Q. 6: If the police ask for my identity, do I have to provide it? [Back to top]

Several states, including New York, have adopted “stop and identify” laws. These laws allow an officer who has reasonable suspicion that a particular person has committed or is committing a crime to stop the person and demand the person provide his or her name, address, and explanation of their conduct. These laws have been upheld by the Supreme Court, at least where the officer has reasonable suspicion to believe the person has committed a crime.40

New York's law allows an officer to stop a person reasonably suspected of a felony or certain misdemeanors and ask for the person's name, address, and an explanation of their behavior.41  The police do not need to give you Miranda warnings (i.e., “You have the right to remain silent,” etc.) before asking for this information.42

Q. 7: Does reporting on the Occupy Wall Street event give me the right to enter into private property without permission? To obstruct police activity? To block the sidewalk? To shove a cop? [Back to top]

Generally, no. Reporting on an event does not give you the right to violate generally applicable laws, including laws prohibiting trespassing, violence to others, obstruction of justice, or disturbing the peace.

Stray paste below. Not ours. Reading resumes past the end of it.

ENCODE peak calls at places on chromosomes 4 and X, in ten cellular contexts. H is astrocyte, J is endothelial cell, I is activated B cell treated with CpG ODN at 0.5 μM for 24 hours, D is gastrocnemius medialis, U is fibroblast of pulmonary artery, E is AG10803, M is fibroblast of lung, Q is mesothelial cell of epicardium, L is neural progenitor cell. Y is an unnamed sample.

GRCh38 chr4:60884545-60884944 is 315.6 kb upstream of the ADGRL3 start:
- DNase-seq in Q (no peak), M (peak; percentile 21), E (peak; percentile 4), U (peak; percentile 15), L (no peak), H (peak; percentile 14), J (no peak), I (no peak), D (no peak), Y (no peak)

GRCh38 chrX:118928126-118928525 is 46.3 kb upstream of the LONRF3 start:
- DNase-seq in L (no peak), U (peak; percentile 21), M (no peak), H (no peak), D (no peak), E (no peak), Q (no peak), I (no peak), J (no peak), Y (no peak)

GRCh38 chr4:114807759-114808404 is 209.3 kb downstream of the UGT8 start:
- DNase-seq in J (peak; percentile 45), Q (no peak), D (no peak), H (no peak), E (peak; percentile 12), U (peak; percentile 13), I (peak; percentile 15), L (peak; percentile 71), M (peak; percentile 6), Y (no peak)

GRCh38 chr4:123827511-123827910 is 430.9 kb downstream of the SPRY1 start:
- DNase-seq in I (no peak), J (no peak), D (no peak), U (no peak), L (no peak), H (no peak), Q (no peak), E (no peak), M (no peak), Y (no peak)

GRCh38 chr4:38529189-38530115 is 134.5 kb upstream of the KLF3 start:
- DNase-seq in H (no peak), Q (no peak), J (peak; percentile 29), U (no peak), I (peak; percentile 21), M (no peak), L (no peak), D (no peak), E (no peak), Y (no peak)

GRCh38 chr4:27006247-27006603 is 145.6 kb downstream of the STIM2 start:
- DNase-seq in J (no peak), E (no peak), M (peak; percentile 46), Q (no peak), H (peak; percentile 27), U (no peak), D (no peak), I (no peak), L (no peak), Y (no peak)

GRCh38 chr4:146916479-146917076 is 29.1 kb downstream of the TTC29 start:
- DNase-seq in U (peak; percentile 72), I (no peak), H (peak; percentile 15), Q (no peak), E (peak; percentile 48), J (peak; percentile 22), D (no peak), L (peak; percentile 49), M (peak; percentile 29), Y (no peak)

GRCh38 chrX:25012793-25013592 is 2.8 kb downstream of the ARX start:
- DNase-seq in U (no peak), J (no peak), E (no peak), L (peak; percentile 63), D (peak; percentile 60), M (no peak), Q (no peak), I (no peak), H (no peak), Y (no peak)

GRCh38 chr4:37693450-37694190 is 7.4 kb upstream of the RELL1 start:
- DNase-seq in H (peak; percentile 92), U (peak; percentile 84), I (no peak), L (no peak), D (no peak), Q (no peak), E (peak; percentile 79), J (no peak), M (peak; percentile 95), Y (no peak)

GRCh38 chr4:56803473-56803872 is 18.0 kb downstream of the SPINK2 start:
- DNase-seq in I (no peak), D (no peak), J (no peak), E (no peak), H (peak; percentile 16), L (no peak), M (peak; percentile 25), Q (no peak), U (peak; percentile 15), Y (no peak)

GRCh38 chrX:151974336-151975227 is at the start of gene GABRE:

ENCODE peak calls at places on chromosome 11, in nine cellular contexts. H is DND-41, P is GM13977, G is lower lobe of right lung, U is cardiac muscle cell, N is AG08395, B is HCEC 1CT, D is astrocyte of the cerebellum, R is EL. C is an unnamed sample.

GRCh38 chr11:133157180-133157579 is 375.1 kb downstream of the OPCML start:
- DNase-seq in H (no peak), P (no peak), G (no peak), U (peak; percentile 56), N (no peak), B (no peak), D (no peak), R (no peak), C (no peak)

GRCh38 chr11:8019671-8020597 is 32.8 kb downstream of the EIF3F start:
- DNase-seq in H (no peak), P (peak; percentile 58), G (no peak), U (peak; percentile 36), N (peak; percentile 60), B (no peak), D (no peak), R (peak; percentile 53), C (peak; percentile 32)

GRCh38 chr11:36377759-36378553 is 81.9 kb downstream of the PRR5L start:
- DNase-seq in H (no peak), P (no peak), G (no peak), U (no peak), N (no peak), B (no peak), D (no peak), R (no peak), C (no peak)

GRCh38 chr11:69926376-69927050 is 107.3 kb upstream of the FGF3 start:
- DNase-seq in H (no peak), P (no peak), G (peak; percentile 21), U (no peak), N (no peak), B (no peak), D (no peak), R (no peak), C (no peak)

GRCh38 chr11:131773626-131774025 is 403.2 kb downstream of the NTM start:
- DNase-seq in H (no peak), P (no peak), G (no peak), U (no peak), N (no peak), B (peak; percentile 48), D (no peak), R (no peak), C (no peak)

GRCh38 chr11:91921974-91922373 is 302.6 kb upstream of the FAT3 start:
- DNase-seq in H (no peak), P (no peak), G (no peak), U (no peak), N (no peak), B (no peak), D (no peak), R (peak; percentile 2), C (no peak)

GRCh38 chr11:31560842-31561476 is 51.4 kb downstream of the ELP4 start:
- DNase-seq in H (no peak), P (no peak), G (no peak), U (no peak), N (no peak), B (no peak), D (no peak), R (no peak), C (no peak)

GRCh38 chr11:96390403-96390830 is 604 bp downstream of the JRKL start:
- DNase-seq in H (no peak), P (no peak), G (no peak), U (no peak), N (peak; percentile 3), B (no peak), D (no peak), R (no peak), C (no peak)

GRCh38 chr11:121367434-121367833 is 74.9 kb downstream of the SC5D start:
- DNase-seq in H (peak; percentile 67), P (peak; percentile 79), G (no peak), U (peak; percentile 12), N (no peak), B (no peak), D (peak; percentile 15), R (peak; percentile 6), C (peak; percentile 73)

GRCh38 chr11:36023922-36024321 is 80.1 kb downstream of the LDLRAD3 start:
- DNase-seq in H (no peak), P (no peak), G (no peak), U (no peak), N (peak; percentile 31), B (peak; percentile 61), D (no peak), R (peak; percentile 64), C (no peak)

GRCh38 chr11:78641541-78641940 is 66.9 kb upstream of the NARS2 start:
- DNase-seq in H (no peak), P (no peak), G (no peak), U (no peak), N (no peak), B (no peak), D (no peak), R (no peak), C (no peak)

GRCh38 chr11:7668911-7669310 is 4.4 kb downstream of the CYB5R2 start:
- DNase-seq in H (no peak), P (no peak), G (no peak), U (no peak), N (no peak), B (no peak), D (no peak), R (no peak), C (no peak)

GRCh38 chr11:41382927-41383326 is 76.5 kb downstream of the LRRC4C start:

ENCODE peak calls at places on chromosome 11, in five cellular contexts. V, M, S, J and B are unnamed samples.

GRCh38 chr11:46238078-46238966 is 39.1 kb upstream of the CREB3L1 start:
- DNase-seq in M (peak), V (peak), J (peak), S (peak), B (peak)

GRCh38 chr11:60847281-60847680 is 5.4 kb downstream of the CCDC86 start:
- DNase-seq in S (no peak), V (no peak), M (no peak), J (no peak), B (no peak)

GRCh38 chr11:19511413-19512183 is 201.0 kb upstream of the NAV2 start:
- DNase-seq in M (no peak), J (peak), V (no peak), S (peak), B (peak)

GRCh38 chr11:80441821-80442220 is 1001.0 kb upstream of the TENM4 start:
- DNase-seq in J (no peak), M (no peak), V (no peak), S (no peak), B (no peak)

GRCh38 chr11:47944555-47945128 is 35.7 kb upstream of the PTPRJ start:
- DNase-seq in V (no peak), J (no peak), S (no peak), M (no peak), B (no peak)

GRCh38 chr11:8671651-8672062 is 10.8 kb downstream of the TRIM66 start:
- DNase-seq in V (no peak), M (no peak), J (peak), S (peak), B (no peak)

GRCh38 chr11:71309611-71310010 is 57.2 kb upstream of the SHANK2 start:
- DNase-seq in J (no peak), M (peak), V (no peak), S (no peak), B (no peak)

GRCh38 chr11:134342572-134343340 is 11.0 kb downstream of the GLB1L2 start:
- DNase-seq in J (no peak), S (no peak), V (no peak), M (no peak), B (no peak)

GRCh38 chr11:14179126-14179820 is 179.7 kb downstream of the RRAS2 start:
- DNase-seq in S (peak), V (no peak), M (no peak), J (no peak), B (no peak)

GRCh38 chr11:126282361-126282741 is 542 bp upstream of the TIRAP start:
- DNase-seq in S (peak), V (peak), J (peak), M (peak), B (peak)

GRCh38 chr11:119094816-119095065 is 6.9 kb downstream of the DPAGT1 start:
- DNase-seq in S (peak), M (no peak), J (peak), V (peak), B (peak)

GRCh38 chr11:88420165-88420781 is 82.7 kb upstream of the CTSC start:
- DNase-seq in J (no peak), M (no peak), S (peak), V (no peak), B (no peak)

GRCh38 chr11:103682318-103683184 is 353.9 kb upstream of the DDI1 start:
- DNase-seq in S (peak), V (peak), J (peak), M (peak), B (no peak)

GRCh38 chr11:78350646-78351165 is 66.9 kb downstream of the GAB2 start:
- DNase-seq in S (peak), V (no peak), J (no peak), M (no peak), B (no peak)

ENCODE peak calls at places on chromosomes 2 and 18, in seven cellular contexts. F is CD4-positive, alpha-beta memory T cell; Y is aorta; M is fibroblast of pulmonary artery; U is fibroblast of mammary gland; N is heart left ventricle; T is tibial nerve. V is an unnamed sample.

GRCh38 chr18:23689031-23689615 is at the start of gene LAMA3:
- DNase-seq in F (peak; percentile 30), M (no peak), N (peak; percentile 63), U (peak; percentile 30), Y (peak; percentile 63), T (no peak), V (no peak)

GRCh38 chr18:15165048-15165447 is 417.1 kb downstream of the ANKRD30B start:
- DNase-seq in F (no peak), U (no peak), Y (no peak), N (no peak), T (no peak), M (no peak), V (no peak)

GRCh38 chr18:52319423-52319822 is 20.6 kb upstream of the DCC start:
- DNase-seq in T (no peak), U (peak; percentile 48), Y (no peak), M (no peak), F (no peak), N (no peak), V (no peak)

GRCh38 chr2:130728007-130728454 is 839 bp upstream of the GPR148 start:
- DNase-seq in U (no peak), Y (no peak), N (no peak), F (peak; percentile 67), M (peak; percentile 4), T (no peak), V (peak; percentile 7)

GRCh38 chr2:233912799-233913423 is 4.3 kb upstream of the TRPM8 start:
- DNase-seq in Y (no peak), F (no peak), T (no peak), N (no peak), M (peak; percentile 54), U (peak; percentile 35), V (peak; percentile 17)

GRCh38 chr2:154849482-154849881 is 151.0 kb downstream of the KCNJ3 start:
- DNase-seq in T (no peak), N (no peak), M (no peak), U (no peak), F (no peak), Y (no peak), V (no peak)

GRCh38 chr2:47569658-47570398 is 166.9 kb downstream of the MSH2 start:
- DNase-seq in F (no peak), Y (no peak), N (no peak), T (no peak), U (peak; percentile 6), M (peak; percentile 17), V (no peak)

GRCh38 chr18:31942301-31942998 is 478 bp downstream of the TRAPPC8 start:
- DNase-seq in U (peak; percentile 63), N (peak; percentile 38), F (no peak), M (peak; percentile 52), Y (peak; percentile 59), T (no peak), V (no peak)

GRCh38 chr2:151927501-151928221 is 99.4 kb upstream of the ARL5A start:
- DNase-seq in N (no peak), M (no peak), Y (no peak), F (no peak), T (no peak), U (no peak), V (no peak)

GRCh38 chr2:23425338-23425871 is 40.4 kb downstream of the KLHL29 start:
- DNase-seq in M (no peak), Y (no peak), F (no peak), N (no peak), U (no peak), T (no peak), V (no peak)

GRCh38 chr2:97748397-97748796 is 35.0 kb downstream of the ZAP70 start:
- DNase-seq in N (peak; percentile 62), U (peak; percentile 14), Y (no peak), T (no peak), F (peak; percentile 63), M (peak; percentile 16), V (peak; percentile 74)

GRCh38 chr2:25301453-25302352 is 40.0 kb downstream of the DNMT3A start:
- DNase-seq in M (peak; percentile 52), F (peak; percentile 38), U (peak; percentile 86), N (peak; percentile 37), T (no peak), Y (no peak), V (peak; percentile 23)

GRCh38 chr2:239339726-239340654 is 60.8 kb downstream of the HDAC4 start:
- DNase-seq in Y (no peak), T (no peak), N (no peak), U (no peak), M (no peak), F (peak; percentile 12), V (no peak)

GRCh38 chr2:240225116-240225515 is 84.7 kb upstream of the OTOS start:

Q. 8: Who should I call if I am arrested? [Back to top]

Josh Stearns has begun a list of organizations that have indicated that they will provide legal support to those arrested while covering the #Occupy protests. These organizations include:

For legal issues other than arrests, you may consider contacting our Online Media Legal Network. Our network is not designed to handle arrests directly, but may be able to assist with other issues you are facing while covering the protests.


1  See U.S. Const. Amend. I; N.Y. Const. Art. 1 §§ 8, 9.
2 Ward v. Rock Against Racism, 491 U.S. 781 (1989).
3 N.Y.C. Code sec. 10-110(a). This law has withstood constitutional scrutiny. People v. James, 793 N.Y.S.2d 871 (N.Y.C. Crim. Ct. 2005); see Five Borough Bicycle Club v. City of New York, 684 F. Supp. 2d 423 (S.D.N.Y. 2010).
4 N.Y.C. Code sec. 10-108(d) (2010); see 38 R.C.N.Y. Sec. 8-01 et seq. This law has also survived constitutional scrutiny. Housing Works, Inc. v. Kerik, 283 F.3d 471 (2d Cir. 2002).
5 Metro. Council, Inc. v. Safir, 99 F. Supp. 2d 438 (S.D.N.Y. 2000).
6 N.Y. Penal L. § 240.35.
7 Church of Am. Knights of the Ku Klux Klan v. Kerik, 356 F.3d 197 (2d Cir. 2004).
8 10  N.Y.C.R.R. § 7-4.1
9 Field Day, LLC v. County of Suffolk, 463 F.3d 167 (2d Cir. 2006).
10 34 R.C.N.Y. § 4-01 et seq.
11 N.Y. Penal L. § 240.20.
12 See People v. Tichenor, 680 N.E.2d 606 (N.Y. 1997).
13 See generally People v. Jones, 878 N.E.2d 1016 (N.Y. 2007) (obstruction of sidewalk charge requires more than inconvenience); People v. Ferrara, 17 N.Y.S.2d 696 (N.Y. City Ct. N.Y.C. 1940) (picketing alone not disorderly conduct, but may be paired with violence, trespass, threats, or intimidation to constitute disorderly conduct); People v. Downer, 6 N.Y.S.2d 566 (N.Y. City Ct. N.Y.C. 1938) (leafleting alone not disorderly conduct).